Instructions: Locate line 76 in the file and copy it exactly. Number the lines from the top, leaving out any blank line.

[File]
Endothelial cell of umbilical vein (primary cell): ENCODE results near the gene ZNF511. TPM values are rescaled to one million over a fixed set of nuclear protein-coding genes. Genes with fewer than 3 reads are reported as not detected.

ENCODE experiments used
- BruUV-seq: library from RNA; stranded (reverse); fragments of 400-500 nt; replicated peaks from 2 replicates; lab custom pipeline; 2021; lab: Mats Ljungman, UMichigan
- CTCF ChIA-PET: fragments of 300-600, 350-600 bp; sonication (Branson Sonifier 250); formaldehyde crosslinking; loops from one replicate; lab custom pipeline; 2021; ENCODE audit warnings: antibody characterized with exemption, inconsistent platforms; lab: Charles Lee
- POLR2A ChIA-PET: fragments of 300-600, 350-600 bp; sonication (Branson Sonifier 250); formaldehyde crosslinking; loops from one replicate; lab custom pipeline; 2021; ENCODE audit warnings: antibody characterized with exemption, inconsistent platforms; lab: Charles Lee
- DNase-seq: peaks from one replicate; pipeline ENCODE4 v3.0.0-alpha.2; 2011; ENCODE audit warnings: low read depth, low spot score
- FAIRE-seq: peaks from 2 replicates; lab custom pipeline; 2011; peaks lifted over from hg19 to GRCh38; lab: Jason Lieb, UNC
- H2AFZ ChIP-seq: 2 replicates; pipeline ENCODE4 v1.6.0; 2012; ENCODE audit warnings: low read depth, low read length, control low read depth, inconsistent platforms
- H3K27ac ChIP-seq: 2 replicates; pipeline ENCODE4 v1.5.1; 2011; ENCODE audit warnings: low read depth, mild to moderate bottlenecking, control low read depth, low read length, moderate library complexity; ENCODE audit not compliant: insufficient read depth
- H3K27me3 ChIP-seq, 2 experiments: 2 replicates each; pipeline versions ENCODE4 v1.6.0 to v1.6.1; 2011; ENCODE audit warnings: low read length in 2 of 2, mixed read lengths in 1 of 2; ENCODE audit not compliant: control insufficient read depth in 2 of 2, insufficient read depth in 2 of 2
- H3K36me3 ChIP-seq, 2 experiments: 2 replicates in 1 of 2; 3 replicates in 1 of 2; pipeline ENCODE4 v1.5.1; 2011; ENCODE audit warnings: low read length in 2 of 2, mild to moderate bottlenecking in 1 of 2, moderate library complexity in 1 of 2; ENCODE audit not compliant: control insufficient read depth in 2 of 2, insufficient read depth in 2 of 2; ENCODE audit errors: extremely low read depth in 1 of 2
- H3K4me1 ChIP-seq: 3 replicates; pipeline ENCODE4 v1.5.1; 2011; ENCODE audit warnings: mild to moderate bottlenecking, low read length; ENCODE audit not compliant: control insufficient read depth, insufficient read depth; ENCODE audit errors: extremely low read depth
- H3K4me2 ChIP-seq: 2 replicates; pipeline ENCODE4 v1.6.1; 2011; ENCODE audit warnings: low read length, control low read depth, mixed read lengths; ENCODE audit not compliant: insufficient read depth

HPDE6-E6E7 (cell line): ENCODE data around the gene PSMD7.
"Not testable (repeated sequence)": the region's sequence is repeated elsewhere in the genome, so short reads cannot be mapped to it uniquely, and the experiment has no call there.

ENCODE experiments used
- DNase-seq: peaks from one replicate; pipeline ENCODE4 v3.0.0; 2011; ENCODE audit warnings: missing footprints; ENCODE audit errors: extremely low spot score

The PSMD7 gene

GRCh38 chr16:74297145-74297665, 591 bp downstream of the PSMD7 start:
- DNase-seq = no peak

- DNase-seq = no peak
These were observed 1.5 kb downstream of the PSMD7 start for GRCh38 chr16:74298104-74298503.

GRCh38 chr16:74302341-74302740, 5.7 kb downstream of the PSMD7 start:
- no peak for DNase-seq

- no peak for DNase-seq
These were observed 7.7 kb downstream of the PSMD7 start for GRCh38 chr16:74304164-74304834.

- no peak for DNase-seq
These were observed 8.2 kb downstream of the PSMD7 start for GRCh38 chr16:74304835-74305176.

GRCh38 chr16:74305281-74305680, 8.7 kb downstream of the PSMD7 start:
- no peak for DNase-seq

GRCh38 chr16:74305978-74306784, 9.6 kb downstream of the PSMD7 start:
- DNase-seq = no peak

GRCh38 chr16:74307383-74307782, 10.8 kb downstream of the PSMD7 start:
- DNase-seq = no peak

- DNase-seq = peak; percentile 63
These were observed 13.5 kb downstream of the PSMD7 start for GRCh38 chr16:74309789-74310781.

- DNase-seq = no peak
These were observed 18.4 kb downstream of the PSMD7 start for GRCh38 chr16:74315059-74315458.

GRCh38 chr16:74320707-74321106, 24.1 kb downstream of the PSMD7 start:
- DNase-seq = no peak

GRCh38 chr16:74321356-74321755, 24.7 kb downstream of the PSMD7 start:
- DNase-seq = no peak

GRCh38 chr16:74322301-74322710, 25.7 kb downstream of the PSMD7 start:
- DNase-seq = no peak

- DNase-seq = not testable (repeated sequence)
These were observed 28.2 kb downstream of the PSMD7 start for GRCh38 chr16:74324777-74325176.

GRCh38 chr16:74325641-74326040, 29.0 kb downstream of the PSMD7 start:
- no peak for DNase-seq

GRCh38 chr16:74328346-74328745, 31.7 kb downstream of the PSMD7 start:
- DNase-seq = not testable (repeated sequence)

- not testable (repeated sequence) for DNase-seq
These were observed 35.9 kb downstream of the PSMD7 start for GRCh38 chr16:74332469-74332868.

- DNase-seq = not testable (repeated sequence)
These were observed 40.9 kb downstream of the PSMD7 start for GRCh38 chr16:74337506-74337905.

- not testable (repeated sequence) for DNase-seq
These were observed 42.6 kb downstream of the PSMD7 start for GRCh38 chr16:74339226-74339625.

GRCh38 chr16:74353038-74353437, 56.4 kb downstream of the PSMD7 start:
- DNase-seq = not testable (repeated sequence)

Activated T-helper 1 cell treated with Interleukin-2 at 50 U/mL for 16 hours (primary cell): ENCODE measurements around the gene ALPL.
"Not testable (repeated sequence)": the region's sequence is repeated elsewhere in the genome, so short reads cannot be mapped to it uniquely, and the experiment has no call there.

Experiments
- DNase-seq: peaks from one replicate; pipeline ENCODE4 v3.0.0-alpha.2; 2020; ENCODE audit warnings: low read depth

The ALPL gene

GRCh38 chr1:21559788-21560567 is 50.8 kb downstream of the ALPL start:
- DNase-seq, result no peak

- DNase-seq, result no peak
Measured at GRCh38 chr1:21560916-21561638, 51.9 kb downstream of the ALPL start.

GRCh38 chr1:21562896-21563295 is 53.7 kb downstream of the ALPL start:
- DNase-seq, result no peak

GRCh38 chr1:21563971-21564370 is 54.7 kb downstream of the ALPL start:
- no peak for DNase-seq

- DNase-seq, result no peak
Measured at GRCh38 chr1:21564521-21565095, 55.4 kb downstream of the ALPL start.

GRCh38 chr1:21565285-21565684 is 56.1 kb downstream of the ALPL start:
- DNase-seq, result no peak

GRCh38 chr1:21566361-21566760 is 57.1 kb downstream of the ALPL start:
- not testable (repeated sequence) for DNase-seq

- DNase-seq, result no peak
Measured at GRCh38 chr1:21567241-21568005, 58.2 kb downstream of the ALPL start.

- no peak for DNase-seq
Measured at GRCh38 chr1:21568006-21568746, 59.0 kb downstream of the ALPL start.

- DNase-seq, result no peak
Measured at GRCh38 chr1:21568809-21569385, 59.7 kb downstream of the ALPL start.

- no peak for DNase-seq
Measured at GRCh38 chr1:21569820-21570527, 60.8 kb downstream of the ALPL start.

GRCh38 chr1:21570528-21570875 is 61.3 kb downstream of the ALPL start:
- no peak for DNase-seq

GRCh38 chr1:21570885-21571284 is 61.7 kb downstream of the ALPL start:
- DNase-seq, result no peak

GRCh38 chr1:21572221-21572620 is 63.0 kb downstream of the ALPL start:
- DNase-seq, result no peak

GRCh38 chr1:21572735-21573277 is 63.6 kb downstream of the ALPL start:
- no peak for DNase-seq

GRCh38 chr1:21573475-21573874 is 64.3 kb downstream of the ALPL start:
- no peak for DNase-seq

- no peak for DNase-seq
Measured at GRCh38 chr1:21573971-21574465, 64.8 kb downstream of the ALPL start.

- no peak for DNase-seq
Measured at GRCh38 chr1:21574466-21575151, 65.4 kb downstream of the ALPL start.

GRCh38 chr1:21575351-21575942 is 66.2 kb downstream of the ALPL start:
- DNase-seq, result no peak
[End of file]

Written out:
GRCh38 chr1:21566361-21566760 is 57.1 kb downstream of the ALPL start: